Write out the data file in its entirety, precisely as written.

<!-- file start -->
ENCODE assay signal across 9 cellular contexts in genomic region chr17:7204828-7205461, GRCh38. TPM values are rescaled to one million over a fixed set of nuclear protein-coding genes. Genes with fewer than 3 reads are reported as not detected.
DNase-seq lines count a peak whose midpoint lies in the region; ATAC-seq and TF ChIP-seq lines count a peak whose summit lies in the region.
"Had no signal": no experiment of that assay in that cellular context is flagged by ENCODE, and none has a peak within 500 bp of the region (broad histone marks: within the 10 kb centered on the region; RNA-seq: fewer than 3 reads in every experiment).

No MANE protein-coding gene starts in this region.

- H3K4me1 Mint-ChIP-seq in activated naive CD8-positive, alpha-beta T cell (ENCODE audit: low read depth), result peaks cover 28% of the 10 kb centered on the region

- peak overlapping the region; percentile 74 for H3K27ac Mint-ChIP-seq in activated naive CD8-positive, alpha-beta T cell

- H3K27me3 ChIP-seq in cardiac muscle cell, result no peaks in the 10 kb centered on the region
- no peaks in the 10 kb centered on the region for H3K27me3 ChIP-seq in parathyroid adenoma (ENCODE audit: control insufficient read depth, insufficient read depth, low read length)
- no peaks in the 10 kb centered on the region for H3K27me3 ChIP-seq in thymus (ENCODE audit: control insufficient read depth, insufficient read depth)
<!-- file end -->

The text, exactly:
ENCODE assay signal across 9 cellular contexts in genomic region chr17:7204828-7205461, GRCh38. TPM values are rescaled to one million over a fixed set of nuclear protein-coding genes. Genes with fewer than 3 reads are reported as not detected.
DNase-seq lines count a peak whose midpoint lies in the region; ATAC-seq and TF ChIP-seq lines count a peak whose summit lies in the region.
"Had no signal": no experiment of that assay in that cellular context is flagged by ENCODE, and none has a peak within 500 bp of the region (broad histone marks: within the 10 kb centered on the region; RNA-seq: fewer than 3 reads in every experiment).

No MANE protein-coding gene starts in this region.

- H3K4me1 Mint-ChIP-seq in activated naive CD8-positive, alpha-beta T cell (ENCODE audit: low read depth), result peaks cover 28% of the 10 kb centered on the region

- peak overlapping the region; percentile 74 for H3K27ac Mint-ChIP-seq in activated naive CD8-positive, alpha-beta T cell

- H3K27me3 ChIP-seq in cardiac muscle cell, result no peaks in the 10 kb centered on the region
- no peaks in the 10 kb centered on the region for H3K27me3 ChIP-seq in parathyroid adenoma (ENCODE audit: control insufficient read depth, insufficient read depth, low read length)
- no peaks in the 10 kb centered on the region for H3K27me3 ChIP-seq in thymus (ENCODE audit: control insufficient read depth, insufficient read depth)